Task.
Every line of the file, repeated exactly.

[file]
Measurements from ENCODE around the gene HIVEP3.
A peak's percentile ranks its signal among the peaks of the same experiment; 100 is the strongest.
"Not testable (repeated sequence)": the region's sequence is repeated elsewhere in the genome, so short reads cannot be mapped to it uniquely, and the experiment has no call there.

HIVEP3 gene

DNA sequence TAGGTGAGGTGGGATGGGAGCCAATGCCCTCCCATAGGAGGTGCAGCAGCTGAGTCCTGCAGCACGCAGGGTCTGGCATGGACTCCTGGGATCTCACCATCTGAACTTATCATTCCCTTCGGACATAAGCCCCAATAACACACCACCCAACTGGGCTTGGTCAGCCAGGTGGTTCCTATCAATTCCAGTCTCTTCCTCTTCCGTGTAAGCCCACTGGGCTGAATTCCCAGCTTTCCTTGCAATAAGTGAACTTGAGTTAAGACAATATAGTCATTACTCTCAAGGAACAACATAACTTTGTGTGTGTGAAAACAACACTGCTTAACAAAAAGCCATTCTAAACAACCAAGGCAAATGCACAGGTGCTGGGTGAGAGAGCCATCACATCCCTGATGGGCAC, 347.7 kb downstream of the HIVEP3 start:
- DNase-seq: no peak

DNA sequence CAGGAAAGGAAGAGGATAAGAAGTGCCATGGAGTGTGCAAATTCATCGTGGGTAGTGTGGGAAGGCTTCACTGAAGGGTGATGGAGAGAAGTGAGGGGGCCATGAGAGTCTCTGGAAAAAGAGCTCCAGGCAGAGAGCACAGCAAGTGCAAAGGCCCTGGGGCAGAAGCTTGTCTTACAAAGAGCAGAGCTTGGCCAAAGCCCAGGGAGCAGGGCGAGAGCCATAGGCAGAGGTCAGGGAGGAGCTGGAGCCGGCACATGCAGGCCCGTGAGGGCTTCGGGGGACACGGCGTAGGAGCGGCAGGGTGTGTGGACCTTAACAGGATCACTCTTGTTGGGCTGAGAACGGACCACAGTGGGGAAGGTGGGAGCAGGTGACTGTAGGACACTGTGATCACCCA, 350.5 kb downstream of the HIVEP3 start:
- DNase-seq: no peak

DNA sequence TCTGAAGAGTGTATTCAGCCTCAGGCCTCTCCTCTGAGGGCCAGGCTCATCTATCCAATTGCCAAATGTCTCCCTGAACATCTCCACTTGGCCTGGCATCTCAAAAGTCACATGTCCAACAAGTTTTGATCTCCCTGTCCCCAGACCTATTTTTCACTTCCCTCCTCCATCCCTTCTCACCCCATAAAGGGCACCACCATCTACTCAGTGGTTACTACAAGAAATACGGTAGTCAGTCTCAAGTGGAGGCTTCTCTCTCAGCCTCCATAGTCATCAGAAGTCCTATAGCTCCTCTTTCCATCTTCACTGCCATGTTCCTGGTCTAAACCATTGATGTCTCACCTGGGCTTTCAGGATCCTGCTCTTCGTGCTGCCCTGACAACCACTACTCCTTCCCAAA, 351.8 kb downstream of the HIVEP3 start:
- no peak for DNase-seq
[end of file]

Measurements from ENCODE around the gene HIVEP3.
A peak's percentile ranks its signal among the peaks of the same experiment; 100 is the strongest.
"Not testable (repeated sequence)": the region's sequence is repeated elsewhere in the genome, so short reads cannot be mapped to it uniquely, and the experiment has no call there.

HIVEP3 gene

DNA sequence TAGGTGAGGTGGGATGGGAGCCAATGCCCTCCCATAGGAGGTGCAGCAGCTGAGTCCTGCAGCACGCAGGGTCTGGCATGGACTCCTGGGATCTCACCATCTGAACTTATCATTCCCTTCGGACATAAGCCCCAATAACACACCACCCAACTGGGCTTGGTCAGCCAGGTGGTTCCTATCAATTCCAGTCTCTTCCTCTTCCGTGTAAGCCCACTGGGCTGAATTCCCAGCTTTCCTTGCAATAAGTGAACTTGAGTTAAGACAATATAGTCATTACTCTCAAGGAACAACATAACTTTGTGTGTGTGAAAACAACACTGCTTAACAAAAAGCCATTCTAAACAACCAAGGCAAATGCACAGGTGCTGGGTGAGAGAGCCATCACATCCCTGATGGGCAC, 347.7 kb downstream of the HIVEP3 start:
- DNase-seq: no peak

DNA sequence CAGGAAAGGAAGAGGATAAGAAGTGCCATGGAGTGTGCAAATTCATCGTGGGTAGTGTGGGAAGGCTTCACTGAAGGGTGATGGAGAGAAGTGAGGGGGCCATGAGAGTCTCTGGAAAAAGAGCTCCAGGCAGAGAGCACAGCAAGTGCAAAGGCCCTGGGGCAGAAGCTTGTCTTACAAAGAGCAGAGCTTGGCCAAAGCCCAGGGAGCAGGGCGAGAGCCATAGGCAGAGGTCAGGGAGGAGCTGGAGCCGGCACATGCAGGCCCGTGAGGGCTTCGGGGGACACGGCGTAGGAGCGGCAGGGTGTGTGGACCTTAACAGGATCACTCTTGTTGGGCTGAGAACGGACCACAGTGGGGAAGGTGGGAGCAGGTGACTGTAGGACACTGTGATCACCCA, 350.5 kb downstream of the HIVEP3 start:
- DNase-seq: no peak

DNA sequence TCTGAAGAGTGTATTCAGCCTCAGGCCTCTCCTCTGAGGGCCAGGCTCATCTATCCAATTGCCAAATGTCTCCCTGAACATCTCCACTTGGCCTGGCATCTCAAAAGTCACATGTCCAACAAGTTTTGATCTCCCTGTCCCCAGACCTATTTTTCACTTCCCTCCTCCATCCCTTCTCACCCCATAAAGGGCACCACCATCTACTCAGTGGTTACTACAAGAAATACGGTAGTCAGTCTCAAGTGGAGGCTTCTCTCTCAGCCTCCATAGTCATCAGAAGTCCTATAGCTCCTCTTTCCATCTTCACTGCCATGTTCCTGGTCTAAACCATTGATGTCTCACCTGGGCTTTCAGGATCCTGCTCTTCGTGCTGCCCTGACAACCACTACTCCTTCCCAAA, 351.8 kb downstream of the HIVEP3 start:
- no peak for DNase-seq